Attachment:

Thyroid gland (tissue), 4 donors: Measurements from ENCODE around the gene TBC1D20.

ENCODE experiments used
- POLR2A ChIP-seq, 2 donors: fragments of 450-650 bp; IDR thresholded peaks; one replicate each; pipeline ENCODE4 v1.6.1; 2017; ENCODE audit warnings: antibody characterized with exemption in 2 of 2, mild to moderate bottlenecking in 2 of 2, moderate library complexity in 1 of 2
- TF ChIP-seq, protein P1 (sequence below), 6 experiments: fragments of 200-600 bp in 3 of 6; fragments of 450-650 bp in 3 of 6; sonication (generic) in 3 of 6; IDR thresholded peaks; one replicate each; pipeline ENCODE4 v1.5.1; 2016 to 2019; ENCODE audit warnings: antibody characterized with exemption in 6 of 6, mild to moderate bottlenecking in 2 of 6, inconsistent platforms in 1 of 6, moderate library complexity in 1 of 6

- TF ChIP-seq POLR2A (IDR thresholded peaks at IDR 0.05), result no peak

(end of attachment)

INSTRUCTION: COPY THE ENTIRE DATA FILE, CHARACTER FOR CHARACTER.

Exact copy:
Thyroid gland (tissue), 4 donors: Measurements from ENCODE around the gene TBC1D20.

ENCODE experiments used
- POLR2A ChIP-seq, 2 donors: fragments of 450-650 bp; IDR thresholded peaks; one replicate each; pipeline ENCODE4 v1.6.1; 2017; ENCODE audit warnings: antibody characterized with exemption in 2 of 2, mild to moderate bottlenecking in 2 of 2, moderate library complexity in 1 of 2
- TF ChIP-seq, protein P1 (sequence below), 6 experiments: fragments of 200-600 bp in 3 of 6; fragments of 450-650 bp in 3 of 6; sonication (generic) in 3 of 6; IDR thresholded peaks; one replicate each; pipeline ENCODE4 v1.5.1; 2016 to 2019; ENCODE audit warnings: antibody characterized with exemption in 6 of 6, mild to moderate bottlenecking in 2 of 6, inconsistent platforms in 1 of 6, moderate library complexity in 1 of 6

- TF ChIP-seq POLR2A (IDR thresholded peaks at IDR 0.05), result no peak